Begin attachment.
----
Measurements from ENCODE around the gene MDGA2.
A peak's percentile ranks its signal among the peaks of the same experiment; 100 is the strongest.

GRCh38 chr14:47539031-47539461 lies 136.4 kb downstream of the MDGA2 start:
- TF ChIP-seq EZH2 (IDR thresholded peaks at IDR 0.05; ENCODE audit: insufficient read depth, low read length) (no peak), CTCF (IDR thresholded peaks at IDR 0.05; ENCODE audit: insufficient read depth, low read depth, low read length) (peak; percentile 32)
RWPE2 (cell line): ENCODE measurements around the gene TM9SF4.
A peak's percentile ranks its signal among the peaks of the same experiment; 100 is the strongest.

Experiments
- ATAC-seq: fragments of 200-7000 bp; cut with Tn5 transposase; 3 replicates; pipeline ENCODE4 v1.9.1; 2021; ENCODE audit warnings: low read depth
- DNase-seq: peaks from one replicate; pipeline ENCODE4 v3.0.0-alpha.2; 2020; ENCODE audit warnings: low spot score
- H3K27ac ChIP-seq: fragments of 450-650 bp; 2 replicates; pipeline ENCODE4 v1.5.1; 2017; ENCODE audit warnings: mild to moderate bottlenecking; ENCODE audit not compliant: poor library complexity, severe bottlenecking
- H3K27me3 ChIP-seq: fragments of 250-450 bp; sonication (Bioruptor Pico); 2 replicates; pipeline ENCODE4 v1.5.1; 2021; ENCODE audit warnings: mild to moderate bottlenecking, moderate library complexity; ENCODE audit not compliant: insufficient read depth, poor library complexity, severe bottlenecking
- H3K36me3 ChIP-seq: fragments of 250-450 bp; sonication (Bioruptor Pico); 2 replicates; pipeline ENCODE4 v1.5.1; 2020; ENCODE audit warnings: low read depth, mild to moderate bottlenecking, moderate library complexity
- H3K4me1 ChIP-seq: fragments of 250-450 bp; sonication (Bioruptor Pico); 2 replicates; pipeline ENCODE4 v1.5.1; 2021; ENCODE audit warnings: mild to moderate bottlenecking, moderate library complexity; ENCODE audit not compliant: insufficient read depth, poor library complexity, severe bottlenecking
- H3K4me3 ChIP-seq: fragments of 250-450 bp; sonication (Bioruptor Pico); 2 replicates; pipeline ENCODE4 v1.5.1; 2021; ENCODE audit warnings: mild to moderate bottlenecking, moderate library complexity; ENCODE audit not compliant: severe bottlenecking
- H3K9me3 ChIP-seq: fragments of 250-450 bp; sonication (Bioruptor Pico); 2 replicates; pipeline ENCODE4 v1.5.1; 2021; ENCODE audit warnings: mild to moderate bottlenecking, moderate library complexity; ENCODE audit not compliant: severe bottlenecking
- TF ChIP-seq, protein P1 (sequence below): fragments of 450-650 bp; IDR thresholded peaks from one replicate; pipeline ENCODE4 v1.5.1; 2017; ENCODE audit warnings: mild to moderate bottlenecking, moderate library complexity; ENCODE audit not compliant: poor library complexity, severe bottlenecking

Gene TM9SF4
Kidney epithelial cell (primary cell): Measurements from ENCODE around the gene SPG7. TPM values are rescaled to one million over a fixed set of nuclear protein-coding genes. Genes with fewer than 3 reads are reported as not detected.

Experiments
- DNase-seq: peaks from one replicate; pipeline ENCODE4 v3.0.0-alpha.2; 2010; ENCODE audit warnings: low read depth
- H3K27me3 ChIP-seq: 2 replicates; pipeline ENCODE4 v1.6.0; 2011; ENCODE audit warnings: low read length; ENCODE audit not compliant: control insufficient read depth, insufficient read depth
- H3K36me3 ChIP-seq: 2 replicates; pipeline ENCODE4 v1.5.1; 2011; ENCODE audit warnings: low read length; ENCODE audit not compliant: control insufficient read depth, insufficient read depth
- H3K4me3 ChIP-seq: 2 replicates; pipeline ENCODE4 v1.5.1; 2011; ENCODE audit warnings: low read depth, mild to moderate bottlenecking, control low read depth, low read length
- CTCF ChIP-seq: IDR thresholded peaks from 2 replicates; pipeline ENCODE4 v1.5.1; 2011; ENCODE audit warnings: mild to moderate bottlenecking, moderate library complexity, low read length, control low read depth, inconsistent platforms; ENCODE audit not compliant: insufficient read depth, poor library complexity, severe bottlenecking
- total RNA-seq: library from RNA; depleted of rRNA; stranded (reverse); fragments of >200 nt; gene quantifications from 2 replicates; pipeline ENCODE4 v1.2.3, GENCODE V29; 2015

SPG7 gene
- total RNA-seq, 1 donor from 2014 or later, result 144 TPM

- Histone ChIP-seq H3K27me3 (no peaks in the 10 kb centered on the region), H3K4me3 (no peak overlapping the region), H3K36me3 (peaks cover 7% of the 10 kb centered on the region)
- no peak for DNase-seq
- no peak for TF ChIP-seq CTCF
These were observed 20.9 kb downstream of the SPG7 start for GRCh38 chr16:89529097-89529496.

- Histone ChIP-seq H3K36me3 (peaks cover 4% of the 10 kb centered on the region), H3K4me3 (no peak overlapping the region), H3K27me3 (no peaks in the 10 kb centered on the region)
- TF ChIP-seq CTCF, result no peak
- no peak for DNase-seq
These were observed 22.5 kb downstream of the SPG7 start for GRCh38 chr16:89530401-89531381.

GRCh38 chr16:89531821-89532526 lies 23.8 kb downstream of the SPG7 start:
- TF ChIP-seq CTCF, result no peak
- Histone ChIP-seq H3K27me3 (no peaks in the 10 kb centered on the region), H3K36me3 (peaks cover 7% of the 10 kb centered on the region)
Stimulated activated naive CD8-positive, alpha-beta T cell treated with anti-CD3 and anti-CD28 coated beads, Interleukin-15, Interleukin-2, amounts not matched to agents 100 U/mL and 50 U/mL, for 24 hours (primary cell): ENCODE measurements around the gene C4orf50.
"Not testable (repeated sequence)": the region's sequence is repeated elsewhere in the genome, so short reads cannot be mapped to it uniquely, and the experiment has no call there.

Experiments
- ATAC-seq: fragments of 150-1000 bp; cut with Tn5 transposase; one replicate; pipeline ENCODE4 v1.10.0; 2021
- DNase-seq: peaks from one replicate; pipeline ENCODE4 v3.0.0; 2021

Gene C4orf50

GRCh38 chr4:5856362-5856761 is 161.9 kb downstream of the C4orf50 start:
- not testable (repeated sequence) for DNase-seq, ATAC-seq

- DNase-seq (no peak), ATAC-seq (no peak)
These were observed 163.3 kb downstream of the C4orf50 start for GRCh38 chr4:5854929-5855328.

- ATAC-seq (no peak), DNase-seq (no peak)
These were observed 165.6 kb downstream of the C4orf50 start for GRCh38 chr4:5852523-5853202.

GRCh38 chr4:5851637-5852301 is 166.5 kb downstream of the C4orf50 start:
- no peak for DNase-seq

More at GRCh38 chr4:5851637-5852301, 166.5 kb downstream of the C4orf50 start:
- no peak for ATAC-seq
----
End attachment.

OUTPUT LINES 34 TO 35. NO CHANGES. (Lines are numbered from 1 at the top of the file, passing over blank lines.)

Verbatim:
- no peak for DNase-seq
These were observed 22.5 kb downstream of the SPG7 start for GRCh38 chr16:89530401-89531381.